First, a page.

A 15-year old girl was gangraped in front of an online audience in Chicago. Her assault was broadcasted on Facebook live by the assaulters and watched by at least 40 viewers at a time, but nobody contacted the police.
The video has been taken down and police are looking for six suspects and have taken one into custody.
To find out the identities of the viewers, investigators would have to subpoena Facebook and show proof of a direct link to the crime, police said. In USA, it is not illegal to watch such a video or to fail to report it to police.
Facebook has declined to comment on the incident specifically but said it takes its responsibility to keeping its users safe very seriously.
But the concerning fact is the voyeuristic nature of this crime that is played out in front of a silent audience. This incident is hardly the first of its kind. Earlier, two fatal shootings and the torturing of a differently-abled person was streamed live on Facebook. But the pressing question is why didn’t the audience intervene?
Being a silent bystander to a crime is called Genovese syndrome. It's the phenomenon described by psychologists that the more people who are watching an attack or some perilous situation befall a victim, the less likely any one of them will intervene.
Multiple studies in the 1960s and since then made other observations, including that bystanders were even less likely to intervene if they were strangers than if they were friends. Some studies suggested crowds were less likely to act because each individual rationalises that someone else in the crowd would act or already had.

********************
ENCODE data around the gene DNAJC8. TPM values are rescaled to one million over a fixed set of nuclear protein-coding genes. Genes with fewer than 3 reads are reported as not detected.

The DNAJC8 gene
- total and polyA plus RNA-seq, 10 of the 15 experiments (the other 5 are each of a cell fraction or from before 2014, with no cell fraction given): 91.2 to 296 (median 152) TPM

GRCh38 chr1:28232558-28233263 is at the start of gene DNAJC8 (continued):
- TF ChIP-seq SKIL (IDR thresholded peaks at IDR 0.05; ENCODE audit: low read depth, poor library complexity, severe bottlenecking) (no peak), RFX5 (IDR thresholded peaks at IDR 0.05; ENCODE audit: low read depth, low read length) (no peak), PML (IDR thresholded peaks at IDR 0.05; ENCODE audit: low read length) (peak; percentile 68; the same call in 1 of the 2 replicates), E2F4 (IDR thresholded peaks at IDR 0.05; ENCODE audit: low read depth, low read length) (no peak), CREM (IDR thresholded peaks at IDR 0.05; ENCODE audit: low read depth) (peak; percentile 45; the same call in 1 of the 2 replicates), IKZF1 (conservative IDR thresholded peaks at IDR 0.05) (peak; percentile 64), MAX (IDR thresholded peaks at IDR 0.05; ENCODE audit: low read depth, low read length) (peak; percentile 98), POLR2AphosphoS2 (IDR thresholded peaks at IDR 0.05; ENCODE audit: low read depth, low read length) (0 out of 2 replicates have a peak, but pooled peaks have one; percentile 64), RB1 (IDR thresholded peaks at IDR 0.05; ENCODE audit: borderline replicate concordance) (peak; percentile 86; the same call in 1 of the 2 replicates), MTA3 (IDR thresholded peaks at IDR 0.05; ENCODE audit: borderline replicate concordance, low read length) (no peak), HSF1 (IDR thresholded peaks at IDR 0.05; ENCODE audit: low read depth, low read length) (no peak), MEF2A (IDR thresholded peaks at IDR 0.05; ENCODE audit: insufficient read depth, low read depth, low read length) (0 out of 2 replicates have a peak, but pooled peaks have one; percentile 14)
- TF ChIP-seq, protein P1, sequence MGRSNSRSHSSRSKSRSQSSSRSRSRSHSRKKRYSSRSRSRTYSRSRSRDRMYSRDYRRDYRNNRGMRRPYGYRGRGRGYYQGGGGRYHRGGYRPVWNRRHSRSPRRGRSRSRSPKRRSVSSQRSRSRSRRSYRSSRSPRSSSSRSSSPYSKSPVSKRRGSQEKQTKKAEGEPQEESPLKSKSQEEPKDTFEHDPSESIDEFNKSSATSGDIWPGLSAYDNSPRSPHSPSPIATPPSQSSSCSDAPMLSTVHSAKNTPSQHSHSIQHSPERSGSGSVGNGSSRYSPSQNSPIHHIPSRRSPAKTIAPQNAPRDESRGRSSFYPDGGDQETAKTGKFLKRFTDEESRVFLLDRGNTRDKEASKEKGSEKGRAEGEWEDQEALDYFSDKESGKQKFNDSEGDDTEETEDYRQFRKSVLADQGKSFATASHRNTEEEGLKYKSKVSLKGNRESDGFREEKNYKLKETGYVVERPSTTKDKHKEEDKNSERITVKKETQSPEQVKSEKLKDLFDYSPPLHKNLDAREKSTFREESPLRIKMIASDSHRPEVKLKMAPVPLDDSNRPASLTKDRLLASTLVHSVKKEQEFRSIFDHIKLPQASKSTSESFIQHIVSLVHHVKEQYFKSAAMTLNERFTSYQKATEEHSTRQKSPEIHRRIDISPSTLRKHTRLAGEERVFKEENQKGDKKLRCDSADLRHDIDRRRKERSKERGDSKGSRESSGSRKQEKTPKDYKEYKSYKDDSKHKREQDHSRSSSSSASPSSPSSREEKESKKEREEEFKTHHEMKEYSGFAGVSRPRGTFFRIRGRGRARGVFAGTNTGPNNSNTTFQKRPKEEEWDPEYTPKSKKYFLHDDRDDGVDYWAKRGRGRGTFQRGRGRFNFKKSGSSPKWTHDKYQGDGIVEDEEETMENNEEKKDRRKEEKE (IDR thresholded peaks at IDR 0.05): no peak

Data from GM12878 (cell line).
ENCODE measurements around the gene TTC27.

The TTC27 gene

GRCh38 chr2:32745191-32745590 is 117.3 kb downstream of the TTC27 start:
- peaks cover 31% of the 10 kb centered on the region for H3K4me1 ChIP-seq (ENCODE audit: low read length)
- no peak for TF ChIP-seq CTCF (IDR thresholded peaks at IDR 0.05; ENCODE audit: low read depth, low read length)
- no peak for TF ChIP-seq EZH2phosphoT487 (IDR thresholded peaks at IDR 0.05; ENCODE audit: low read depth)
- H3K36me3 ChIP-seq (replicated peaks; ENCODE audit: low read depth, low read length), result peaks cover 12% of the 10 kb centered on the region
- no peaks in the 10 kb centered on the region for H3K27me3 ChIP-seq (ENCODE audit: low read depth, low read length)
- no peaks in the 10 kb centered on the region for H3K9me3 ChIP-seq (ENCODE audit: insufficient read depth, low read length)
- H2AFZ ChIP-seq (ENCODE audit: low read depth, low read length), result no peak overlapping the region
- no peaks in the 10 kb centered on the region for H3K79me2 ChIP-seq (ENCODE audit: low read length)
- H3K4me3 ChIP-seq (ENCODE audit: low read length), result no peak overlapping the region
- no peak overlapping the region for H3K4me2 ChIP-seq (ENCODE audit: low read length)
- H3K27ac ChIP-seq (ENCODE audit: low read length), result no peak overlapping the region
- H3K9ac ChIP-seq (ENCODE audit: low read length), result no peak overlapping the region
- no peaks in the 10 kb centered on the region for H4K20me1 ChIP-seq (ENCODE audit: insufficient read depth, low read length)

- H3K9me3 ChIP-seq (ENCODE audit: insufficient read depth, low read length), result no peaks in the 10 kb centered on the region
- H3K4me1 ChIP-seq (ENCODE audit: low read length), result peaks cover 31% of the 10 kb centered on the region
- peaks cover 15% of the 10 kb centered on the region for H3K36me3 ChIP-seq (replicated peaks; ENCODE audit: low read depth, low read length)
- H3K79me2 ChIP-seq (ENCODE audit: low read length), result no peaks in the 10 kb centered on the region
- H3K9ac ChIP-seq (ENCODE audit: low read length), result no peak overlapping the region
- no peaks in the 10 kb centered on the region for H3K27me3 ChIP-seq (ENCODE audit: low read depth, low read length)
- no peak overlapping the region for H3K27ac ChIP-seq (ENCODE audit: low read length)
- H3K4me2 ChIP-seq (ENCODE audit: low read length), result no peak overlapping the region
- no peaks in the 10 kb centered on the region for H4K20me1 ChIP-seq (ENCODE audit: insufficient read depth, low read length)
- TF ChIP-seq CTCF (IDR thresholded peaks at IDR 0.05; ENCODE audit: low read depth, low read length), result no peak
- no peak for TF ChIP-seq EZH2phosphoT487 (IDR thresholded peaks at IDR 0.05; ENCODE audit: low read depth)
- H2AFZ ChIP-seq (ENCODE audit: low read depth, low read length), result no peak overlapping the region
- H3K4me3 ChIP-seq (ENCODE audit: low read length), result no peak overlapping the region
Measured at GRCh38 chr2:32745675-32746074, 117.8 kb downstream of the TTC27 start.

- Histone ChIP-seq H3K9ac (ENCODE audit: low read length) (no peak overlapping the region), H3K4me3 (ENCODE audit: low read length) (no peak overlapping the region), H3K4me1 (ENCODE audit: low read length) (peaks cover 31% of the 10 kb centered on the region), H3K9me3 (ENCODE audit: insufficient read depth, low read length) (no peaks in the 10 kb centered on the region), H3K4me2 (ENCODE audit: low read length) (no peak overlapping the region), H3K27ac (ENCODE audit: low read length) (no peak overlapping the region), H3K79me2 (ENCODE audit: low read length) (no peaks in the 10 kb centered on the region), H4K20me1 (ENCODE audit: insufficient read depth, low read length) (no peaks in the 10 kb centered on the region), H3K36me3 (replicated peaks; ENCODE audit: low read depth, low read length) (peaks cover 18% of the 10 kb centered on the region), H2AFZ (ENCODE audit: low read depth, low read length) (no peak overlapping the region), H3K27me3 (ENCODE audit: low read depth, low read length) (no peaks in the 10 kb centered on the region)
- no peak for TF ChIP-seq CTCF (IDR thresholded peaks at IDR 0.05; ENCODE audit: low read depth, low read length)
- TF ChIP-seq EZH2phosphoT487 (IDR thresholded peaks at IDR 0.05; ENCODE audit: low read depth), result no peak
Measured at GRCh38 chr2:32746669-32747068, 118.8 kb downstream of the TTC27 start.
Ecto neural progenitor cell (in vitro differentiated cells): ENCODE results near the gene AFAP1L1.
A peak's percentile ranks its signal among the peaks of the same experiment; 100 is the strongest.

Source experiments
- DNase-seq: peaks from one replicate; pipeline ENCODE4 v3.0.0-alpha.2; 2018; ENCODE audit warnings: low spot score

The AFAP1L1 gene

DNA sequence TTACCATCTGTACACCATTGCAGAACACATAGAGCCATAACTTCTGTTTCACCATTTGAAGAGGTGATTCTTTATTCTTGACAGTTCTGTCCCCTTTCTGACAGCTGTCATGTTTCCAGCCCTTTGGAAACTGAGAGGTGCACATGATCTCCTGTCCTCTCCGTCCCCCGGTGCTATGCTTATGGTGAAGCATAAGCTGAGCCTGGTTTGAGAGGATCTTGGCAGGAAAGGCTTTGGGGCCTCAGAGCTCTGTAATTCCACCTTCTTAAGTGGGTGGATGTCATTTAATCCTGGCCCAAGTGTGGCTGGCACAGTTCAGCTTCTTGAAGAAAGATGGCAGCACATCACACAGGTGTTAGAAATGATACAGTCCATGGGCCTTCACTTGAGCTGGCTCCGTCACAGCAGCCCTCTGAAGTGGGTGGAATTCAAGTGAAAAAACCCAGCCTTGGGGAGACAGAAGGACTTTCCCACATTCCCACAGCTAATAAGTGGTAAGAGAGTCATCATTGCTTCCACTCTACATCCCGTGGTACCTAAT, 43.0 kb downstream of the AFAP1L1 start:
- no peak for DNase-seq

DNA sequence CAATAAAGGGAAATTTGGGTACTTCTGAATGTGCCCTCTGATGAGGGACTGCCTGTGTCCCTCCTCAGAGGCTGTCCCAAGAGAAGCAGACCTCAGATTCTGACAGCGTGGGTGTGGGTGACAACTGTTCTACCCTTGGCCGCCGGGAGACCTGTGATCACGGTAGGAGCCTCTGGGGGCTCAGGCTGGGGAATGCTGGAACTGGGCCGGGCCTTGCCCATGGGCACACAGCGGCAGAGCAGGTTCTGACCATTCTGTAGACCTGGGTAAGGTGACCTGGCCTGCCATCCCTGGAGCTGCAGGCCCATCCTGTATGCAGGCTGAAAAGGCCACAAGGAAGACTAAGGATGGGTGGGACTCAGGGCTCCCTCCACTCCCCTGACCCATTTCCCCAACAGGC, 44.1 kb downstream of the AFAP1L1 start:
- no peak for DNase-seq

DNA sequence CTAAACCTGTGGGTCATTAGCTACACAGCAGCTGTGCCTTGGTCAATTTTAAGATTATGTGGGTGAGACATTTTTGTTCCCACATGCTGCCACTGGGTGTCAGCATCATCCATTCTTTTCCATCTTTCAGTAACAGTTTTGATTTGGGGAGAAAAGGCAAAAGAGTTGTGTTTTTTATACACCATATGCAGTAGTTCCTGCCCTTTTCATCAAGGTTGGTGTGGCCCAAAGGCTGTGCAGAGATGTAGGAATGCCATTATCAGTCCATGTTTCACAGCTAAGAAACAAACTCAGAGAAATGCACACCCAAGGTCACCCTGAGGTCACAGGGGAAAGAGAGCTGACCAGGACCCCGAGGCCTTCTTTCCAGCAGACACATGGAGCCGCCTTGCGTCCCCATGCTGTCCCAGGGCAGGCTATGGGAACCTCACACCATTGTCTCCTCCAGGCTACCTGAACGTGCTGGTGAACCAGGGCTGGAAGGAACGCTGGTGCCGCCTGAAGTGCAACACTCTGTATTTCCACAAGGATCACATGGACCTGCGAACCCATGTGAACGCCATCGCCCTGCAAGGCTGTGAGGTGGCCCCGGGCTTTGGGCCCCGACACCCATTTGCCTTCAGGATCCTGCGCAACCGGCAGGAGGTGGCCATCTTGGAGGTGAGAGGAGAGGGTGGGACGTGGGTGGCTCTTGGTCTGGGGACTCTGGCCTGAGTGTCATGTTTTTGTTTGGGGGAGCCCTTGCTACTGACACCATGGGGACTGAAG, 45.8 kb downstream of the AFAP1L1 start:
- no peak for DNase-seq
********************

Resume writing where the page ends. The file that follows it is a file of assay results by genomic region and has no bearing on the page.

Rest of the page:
The Law in General
There is no all-encompassing legal obligation in the United States for a crime witness to intervene or call police. But there are exceptions to that idea, dubbed the no-duty rule. Many states have laws requiring intervention when the victim of an ongoing attack is a child.
The relationship of the witness to the victim is also a factor in assessing criminal or civil liability: Bosses may have a duty to intervene on behalf of employees, teachers for students and spouses for spouses.
A Long History
The legal and ethical questions surrounding when and under what circumstances someone must help date back to ancient times.
Some state laws that spell out witness obligations and liabilities are called good Samaritan laws. They are also sometimes referred as duty-to-rescue laws and duty-to-report laws.
Among the best known recent instances of witness inaction happened in 1964, when Kitty Genovese was fatally stabbed outside her New York City apartment. Reports at the time alleged that dozens of witnesses saw the attack or heard the young woman scream, but did nothing.
Few if any states have amended their laws to incorporate the phenomena of witnessing crimes online, explained Eugene Volokh, a law professor at UCLA who has studied the issue. In theory, he says, laws that apply to in-person witnesses could be applied to social media witnesses.
But a major complicating factor is whether internet witnesses can accurately assess what they see on their screens.
"It's even harder to determine if a crime is real or not," he said. Most internet users are used to seeing odd or surreal depictions and manipulated videos.
Some state laws that make witnesses liable require that they were actually at the scene of the crime. That could not apply to someone watching from miles away.
(With inputs from AP)